- Sep 23, 2005
- Reaction score
- Political Leaning
If US troops were not in Iraq, would the Bush Adminstration have better options when dealing with Iran?
Iran Removing 40 Ambassadors From Posts By ALI AKBAR DAREINI, Associated Press Writer
2 hours, 36 minutes ago
TEHRAN, Iran - Iran's hard-line government said Wednesday it was removing 40 ambassadors and senior diplomats, including supporters of warmer ties with the West, from their posts in a shake-up that comes as the Islamic republic takes a more confrontational international stance.
But IRNA said they included the ambassador to London, Mohammad Hossein Adeli, one of Iran's top diplomats and a leading member of the pragmatic foreign policy wing that supports contacts with Europe.
The moves give the new government of ultraconservative President Mahmoud Ahmadinejad the chance to purge pro-reform figures brought in by his predecessor, moderate Mohammad Khatami, and install its own supporters.
Ahmadinejad has taken a tougher line on a number of issues, particularly negotiations with Britain, France and Germany over Iran's controversial nuclear program. Hard-liners have criticized Khatami's government for agreeing to freeze much of the country's atomic activities during the talks, and Ahmadinejad already has replaced much of the negotiating team with hard-liners.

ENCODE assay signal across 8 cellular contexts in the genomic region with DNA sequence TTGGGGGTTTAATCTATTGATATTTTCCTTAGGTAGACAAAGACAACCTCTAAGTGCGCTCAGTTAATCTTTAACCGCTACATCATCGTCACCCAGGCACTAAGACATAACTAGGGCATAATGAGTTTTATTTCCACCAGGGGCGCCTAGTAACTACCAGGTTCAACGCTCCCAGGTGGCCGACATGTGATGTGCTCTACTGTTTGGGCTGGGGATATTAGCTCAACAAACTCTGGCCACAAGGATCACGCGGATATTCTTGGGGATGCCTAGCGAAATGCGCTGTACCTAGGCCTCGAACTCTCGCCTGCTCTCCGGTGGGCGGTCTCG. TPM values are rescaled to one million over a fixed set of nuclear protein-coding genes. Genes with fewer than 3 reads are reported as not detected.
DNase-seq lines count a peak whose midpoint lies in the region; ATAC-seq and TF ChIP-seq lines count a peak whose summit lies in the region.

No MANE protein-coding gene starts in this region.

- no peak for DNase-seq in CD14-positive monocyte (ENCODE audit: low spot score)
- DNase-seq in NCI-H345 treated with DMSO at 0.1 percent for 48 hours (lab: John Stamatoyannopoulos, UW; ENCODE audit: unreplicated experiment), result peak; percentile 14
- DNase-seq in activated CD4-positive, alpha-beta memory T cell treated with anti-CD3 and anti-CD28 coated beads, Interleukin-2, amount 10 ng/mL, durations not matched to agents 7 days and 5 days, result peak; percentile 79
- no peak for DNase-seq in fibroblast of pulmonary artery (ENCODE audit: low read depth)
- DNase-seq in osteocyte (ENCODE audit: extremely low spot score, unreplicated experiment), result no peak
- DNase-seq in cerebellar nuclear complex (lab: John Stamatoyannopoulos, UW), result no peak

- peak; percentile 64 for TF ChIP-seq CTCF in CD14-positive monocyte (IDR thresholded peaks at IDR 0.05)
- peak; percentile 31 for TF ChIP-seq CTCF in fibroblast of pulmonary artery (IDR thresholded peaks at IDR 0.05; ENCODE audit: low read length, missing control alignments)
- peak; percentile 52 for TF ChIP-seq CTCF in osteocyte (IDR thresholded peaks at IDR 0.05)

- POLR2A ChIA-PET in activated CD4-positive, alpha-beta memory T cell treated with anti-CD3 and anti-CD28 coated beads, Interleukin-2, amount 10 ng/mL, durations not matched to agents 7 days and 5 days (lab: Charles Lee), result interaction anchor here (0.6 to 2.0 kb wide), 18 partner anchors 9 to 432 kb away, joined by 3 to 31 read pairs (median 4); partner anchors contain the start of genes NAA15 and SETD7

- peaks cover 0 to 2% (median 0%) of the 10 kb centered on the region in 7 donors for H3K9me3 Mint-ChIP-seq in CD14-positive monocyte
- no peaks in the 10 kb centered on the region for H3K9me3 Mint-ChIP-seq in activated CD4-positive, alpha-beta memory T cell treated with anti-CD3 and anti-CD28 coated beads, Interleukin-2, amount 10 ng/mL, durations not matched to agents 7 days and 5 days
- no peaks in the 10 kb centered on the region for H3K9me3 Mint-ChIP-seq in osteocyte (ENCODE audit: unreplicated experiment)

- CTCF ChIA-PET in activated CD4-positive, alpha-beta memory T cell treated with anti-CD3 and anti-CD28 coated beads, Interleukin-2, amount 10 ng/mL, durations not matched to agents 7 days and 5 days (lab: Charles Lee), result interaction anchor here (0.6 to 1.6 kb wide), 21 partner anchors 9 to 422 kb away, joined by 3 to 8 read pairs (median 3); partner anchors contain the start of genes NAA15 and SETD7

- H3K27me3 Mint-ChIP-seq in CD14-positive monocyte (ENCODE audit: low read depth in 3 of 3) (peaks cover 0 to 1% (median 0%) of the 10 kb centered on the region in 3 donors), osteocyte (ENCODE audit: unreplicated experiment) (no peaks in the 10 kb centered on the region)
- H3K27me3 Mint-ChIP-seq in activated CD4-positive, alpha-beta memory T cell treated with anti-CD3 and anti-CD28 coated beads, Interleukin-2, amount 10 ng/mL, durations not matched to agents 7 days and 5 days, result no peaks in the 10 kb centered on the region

The new president, elected in June, also generated a storm of international criticism last week when he called for Israel's eradication, saying it should be "wiped off the map."
Parchin has been linked by the United States and other nations to alleged experiments linked to nuclear arms. The IAEA had for months been trying to follow up on a visit in January for further checks of buildings and areas within the sprawling military complex as it looks for traces of radioactivity.
Iran also has handed over documents and granted interviews with several senior officials believed linked to black market purchases of uranium enrichment technology, the diplomats said.